"In addition, we were able to introduce disorder into the lattice in a controlled manner by randomly altering the depth of the individual wells", stated Pranjal Bordia, first author of the new study. By this means, the potassium atoms could be localized in special areas of the network, and were not evenly distributed within the lattice. The physicists then shook the lattice by periodically varying the intensity of the laser light. But the system turned out to be so stable that the localized groups of atoms did not mix. The potassium atoms were tossed about somewhat, but their overall distribution in the lattice remained intact.

The experiments confirm recently published predictions relating to a specific class of quantum systems in which disorder actually serves to localize quantum particles. Moreover, the observation that this newly realized exotic quantum state remained stable for an unexpectedly long time is supported by the results of subsequent high-performance numerical simulations. The experimental demonstration of this quantum system could have practical consequences for efforts to develop robust quantum computers, and studies of exotic quantum states promise to yield new insights into fundamental issues in theoretical physics.

The study titled " Periodically Driving a Many-Body Localized Quantum System " is authored by Pranjal Bordia, Henrik Lüschen, Ulrich Schneider, Michael Knap, and Immanuel Bloch. It is published inNature Physics2017.

Source: Ludwig-Maximilians-Universitaet Muenchen - LMU

Back to Table of contents

Primeur weekly 2017-02-06

Focus

Photon and Neutron Community ready to act as a go-between for the e-Infrastructures and user communities ...

Bridging socio-cultural distance in science through technical community-engaging mechanisms ...

Exascale supercomputing

How to improve data management in the supercomputers of the future ...

Crowd computing

Your computer can help scientists search for new childhood cancer treatments ...

Quantum computing

Quantum phase transition observed for the first time ...

Quantum matter: Shaken, but not stirred ...

First ever blueprint unveiled to construct a large scale quantum computer ...

Focus on Europe

PRACE opens Tier-1 for Tier-0 service ...

Middleware

New version of Univa Unisight 4.1 provides comprehensive tool to support IT purchasing decisions ...

Czech TV speeds broadcast and production delivery with DDN's fully integrated MEDIAScaler platform ...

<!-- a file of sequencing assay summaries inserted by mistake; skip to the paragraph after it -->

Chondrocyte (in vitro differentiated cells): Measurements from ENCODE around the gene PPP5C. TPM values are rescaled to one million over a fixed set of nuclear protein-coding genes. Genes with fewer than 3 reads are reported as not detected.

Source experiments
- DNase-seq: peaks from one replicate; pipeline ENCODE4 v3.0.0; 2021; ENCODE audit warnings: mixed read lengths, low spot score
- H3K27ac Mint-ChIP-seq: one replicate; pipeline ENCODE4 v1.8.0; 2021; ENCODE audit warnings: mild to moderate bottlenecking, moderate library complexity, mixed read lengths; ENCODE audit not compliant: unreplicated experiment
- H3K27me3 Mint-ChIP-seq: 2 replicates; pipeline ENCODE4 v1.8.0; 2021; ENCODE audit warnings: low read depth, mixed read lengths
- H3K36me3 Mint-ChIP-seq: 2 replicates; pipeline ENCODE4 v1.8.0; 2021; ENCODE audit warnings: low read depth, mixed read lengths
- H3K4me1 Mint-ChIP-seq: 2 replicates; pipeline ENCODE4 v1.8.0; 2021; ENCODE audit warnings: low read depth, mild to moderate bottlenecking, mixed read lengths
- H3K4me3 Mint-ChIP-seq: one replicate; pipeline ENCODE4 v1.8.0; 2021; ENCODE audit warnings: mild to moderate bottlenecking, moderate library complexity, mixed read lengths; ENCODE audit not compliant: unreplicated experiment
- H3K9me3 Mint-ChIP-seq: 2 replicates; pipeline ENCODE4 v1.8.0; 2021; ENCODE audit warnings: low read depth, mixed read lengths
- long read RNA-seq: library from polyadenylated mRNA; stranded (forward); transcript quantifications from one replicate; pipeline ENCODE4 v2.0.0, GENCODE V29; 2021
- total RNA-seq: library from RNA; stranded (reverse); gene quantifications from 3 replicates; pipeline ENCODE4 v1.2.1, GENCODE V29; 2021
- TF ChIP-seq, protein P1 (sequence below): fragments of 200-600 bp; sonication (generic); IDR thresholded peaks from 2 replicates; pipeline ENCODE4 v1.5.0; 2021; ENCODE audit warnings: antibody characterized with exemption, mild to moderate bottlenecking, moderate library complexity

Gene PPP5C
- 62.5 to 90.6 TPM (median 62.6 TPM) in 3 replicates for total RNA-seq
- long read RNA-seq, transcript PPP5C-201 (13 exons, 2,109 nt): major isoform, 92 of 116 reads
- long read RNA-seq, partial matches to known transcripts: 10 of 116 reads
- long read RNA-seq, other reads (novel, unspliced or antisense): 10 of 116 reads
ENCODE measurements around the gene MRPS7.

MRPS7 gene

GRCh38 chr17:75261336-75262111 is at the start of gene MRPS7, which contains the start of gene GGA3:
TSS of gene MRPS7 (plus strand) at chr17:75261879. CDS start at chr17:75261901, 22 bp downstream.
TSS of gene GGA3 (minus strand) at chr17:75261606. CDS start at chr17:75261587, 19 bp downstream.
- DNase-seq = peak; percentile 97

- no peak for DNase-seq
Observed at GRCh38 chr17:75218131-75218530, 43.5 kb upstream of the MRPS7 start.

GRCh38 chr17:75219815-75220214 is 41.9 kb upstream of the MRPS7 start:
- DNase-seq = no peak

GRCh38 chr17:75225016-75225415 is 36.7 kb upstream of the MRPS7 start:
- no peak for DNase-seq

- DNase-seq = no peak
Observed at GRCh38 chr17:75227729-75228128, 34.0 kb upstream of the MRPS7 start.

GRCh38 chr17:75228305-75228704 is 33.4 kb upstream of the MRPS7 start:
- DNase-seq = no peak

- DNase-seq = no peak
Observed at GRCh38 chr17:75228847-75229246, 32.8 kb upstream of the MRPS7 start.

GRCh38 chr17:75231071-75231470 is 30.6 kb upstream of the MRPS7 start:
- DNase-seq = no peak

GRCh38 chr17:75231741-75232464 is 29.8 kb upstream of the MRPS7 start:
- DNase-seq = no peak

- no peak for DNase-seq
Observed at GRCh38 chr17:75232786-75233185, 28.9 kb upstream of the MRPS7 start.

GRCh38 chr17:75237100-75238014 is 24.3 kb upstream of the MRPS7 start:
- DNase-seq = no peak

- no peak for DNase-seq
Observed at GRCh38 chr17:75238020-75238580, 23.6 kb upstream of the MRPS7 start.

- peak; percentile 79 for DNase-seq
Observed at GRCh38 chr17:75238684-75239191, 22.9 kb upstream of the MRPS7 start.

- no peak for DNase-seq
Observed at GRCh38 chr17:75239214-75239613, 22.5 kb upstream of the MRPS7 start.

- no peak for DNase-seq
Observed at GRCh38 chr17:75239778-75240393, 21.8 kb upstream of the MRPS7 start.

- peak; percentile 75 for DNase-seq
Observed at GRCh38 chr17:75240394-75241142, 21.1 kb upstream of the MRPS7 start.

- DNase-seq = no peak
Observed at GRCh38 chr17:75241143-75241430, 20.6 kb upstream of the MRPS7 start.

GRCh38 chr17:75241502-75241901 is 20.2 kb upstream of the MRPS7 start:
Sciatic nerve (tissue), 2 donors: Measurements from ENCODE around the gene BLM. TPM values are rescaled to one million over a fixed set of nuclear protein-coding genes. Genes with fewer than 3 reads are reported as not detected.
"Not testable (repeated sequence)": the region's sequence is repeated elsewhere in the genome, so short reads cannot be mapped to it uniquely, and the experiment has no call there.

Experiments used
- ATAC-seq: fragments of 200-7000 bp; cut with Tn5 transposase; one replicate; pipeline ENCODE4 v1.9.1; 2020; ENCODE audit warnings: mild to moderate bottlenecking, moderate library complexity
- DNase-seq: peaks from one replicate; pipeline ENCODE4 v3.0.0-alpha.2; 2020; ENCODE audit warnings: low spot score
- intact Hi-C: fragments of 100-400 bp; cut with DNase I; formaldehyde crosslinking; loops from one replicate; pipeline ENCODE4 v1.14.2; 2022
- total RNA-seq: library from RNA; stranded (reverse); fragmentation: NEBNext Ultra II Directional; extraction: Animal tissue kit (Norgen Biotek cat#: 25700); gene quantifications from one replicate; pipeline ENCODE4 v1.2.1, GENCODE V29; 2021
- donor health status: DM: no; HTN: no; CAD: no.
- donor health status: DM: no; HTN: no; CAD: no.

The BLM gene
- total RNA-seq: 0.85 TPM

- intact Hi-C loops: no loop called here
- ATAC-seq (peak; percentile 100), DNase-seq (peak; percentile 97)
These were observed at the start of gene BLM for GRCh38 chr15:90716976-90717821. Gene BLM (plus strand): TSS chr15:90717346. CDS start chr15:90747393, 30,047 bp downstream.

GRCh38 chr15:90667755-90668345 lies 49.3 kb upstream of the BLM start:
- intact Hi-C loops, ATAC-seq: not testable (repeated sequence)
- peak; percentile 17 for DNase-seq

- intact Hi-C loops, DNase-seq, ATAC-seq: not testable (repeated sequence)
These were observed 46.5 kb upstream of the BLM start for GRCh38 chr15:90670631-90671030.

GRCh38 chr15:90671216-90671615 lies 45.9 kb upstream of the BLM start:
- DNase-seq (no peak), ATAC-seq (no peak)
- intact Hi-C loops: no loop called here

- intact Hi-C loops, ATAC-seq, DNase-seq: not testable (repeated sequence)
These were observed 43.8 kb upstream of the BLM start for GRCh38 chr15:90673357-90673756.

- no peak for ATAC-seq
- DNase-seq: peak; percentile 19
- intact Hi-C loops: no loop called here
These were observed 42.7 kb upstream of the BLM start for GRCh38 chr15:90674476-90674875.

Optimized compiler yields more-efficient parallel programmes ...

Hardware

Three magnetic states for each hole: researchers investigate the potential of metal grids for electronic components ...

Making the switch to polarization diversity ...

SDSC's 'Comet' supercomputer surpasses '10,000 users' milestone ...

New Cheyenne supercomputer triples scientific capability with greater efficiency ...

GBP 3.2 million for Midlands-based high performance computing centre ...

Applications

Machine learning accurately predicts metallic defects ...

Jupiter Medical Center implements revolutionary Watson for Oncology to help oncologists make data-driven cancer treatment decisions ...

University of Delaware's Anderson Janotti receives NSF Career Award to model defects in complex materials ...

Supercomputing and experiment combine for first look at magnetism of real nanoparticle ...

Researchers flip script for Li-Ion electrolytes to simulate better batteries ...

Huawei and SURFsara join forces for ICT innovation in Smart Healthcare and Smart Energy ...

The shape of melting in two dimensions: University of Michigan team uses Titan to explore fundamental phase transitions ...

Nature Geoscience highlights CALIOPE's ability to "provide decision makers with the information they need to take preventive action" on air quality ...

Magnetic recording with light and no heat on garnet ...

Breaking the jargon barrier ...

Carnegie Mellon Artificial Intelligence beats top poker pros ...

Preventing blood clots with a new metric for heart function: Simulations on Stampede supercomputer reveal better way of predicting future clots in the left ventricle ...

Berkeley Lab resources used to model superluminous supernova in 2D for first time ...

The Cloud

Utilities regulators see value in the Cloud and Cloud technology investments as critical to utilities' success ...